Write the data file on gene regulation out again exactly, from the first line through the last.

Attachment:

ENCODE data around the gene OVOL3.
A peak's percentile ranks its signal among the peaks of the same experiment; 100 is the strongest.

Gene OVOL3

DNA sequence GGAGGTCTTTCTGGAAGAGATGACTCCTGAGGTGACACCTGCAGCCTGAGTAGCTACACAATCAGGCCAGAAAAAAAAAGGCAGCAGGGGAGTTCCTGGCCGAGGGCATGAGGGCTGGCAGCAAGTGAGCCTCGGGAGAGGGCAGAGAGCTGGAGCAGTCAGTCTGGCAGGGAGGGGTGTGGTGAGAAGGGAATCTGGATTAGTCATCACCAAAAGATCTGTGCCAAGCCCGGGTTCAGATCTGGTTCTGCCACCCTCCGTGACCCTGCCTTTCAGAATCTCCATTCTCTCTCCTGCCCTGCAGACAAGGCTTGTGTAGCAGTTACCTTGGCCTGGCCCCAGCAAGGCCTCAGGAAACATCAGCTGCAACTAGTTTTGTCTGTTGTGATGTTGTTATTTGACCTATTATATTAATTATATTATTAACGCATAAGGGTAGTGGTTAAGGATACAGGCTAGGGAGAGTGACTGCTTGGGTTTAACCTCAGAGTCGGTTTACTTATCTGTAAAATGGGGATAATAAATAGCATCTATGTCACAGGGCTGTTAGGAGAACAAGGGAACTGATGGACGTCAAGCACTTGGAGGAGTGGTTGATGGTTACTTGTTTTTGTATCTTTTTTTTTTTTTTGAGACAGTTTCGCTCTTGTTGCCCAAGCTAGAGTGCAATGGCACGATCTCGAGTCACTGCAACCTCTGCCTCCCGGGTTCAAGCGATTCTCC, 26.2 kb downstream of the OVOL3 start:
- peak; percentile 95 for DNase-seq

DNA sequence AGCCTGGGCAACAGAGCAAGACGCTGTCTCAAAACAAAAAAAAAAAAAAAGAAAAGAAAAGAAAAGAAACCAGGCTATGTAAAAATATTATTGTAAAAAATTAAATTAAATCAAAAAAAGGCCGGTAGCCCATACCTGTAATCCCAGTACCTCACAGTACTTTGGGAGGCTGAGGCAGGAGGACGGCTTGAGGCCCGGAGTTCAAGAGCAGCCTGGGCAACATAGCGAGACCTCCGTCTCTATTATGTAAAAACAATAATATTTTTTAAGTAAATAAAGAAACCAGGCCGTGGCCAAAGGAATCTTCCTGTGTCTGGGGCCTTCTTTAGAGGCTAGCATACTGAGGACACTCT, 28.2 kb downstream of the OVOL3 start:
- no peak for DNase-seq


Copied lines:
ENCODE data around the gene OVOL3.
A peak's percentile ranks its signal among the peaks of the same experiment; 100 is the strongest.

Gene OVOL3

DNA sequence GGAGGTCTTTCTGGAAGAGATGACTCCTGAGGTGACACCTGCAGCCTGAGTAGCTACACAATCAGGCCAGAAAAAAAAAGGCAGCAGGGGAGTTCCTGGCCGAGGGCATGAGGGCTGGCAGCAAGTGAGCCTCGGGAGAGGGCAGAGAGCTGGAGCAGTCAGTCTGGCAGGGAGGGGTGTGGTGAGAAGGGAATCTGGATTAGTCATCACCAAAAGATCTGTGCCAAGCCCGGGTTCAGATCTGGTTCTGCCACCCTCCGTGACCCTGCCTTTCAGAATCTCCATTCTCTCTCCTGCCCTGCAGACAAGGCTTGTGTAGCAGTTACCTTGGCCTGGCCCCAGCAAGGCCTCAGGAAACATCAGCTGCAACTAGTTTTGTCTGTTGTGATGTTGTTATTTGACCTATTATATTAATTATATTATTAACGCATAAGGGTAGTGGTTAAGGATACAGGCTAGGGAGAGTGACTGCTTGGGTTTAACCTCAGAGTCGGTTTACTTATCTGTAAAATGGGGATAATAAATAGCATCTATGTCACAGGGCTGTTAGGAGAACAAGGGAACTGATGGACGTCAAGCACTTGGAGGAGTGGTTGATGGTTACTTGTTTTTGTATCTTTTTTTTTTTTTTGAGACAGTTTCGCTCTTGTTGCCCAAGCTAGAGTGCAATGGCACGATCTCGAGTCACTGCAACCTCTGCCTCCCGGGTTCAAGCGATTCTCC, 26.2 kb downstream of the OVOL3 start:
- peak; percentile 95 for DNase-seq

DNA sequence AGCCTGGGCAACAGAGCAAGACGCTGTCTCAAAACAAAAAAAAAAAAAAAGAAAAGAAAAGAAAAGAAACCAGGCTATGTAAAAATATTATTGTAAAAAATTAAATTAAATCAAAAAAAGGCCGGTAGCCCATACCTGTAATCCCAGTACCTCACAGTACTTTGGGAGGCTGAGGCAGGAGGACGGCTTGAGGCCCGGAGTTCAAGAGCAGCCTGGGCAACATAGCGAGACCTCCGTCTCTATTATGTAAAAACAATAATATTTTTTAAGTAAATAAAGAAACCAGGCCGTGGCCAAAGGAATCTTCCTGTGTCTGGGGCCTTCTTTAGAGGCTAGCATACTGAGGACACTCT, 28.2 kb downstream of the OVOL3 start:
- no peak for DNase-seq